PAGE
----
D.69 More awk­ward­ness about spin

How about that? A note on a note.

The pre­vi­ous note brought up the ques­tion: why can you only change the spin states you find in a given di­rec­tion by a fac­tor $\vphantom0\raisebox{1.5pt}{$-$}$1 by ro­tat­ing your point of view? Why not by ${\rm i}$, say?

With a bit of knowl­edge of lin­ear al­ge­bra and some thought, you can see that this ques­tion is re­ally: how can you change the spin states if you per­form an ar­bi­trary num­ber of co­or­di­nate sys­tem ro­ta­tions that end up in the same ori­en­ta­tion as they started?

One way to an­swer this is to show that the ef­fect of any two ro­ta­tions of the co­or­di­nate sys­tem can be achieved by a sin­gle ro­ta­tion over a suit­ably cho­sen net an­gle around a suit­ably cho­sen net axis. (Math­e­mati­cians call this show­ing the “group” na­ture of the ro­ta­tions.) Ap­plied re­peat­edly, any set of ro­ta­tions of the start­ing axis sys­tem back to where it was be­comes a sin­gle ro­ta­tion around a sin­gle axis, and then it is easy to check that at most a change of sign is pos­si­ble.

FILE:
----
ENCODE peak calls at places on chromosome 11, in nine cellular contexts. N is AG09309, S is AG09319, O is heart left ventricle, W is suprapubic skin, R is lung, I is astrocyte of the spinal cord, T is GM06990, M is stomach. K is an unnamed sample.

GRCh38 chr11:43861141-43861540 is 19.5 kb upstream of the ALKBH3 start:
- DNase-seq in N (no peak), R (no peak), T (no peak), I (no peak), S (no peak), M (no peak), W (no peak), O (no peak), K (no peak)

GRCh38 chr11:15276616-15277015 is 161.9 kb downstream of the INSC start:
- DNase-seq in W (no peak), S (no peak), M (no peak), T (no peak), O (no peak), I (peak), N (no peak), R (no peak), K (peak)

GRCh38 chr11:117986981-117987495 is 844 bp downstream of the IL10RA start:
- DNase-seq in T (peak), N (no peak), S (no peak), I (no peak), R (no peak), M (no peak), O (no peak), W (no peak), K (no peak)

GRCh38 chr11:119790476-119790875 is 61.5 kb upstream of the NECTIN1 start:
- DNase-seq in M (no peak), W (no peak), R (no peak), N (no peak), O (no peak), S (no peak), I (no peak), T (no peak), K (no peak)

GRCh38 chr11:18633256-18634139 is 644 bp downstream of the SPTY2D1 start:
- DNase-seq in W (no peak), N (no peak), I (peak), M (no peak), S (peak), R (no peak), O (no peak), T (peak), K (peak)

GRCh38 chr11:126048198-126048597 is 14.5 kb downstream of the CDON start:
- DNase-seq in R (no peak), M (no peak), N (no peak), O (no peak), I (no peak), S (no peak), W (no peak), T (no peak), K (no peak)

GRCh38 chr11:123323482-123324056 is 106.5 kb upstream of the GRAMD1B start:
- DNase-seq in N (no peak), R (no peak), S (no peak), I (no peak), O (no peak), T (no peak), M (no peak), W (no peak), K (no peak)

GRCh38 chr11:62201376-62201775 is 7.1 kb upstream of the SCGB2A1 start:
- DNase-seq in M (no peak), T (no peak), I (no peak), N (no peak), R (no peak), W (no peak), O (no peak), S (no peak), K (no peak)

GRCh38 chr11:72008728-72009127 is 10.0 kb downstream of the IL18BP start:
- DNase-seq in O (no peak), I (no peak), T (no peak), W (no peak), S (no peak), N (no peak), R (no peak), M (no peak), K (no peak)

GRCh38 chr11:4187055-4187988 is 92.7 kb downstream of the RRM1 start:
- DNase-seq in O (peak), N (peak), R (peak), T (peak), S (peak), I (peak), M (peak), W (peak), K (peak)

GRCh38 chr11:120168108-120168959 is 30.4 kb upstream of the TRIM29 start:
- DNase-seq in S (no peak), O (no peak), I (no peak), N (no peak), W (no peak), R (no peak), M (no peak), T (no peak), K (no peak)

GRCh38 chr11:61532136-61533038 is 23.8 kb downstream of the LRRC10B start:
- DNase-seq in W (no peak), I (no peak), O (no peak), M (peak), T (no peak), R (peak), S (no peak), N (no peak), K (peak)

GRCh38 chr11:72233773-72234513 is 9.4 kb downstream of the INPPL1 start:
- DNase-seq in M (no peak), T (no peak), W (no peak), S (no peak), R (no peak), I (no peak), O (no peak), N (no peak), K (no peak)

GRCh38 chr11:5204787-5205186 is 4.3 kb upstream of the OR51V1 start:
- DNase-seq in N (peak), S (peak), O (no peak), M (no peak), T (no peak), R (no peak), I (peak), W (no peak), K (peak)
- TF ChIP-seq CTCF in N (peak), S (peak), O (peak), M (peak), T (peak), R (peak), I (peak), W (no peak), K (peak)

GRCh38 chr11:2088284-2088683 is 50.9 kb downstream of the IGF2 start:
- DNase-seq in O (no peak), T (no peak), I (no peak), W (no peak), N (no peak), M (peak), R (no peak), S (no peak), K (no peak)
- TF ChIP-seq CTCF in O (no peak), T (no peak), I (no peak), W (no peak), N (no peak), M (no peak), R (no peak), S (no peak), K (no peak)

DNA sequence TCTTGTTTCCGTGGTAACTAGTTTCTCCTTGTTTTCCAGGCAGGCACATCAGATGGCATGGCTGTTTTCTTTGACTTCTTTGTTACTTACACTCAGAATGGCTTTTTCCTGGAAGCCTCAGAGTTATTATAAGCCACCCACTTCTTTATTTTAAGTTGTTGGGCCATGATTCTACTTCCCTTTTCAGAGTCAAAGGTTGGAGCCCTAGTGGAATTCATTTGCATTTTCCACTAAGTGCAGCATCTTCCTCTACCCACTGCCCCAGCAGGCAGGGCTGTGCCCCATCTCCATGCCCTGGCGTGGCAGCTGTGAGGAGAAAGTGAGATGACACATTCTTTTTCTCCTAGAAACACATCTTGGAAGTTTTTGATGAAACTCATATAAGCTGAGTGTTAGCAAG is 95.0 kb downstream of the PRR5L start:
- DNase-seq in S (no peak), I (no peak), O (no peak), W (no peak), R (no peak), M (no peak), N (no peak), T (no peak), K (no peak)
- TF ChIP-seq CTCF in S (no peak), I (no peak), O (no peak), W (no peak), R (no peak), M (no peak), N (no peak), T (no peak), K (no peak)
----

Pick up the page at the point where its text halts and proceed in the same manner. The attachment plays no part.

(To show that any two ro­ta­tions are equiv­a­lent to one, just crunch out the mul­ti­pli­ca­tion of two ro­ta­tions, which shows that it takes the al­ge­braic form of a sin­gle ro­ta­tion, though with a unit vec­tor ${\vec n}$ not im­me­di­ately ev­i­dent to be of length one. By not­ing that the de­ter­mi­nant of the ro­ta­tion ma­trix must be one, it fol­lows that the length is in fact one.)